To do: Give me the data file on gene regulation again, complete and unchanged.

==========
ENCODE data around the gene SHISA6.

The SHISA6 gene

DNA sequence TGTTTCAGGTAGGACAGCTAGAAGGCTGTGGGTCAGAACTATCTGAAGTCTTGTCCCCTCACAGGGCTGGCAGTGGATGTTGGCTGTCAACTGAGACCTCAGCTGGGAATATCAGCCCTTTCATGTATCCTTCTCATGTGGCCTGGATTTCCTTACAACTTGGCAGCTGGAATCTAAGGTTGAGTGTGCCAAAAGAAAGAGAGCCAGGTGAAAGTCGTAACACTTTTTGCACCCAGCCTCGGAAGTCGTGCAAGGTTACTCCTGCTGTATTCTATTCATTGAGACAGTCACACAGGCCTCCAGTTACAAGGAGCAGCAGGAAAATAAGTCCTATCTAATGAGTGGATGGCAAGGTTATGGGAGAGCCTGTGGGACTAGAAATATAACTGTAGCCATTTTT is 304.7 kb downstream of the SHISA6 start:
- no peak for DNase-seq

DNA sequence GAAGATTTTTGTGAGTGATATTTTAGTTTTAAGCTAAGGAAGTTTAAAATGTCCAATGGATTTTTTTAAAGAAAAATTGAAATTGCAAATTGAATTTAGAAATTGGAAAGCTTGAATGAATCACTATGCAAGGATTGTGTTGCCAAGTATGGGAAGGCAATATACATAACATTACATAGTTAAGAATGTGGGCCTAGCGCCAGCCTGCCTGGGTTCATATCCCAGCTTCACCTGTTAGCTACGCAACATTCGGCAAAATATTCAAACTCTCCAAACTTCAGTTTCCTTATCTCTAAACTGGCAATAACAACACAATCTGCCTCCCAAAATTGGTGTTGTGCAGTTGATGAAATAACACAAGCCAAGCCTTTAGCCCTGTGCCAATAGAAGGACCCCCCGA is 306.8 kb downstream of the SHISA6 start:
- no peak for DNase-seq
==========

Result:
ENCODE data around the gene SHISA6.

The SHISA6 gene

DNA sequence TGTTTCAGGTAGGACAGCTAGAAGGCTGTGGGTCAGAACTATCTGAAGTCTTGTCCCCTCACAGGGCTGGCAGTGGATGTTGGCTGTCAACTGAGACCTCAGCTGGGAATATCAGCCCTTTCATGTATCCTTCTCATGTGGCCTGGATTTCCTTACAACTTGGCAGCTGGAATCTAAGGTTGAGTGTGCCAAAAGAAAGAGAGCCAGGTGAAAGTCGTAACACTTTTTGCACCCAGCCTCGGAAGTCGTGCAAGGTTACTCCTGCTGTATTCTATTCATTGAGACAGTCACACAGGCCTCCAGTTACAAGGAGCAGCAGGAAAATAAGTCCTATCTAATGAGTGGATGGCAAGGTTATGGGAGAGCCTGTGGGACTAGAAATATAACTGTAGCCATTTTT is 304.7 kb downstream of the SHISA6 start:
- no peak for DNase-seq

DNA sequence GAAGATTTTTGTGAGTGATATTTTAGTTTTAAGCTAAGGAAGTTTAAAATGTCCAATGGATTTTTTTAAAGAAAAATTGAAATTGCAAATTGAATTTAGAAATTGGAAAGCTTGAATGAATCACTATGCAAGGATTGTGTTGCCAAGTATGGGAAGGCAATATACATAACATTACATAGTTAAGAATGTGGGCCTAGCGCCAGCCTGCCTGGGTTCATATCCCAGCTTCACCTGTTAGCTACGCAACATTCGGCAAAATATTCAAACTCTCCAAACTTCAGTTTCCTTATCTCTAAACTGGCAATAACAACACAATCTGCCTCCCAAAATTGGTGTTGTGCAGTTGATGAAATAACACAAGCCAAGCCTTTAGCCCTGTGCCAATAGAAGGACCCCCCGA is 306.8 kb downstream of the SHISA6 start:
- no peak for DNase-seq